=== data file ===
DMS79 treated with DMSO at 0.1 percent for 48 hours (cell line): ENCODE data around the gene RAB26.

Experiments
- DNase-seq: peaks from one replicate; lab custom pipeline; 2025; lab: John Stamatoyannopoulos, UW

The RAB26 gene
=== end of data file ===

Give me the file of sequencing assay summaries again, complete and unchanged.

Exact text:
DMS79 treated with DMSO at 0.1 percent for 48 hours (cell line): ENCODE data around the gene RAB26.

Experiments
- DNase-seq: peaks from one replicate; lab custom pipeline; 2025; lab: John Stamatoyannopoulos, UW

The RAB26 gene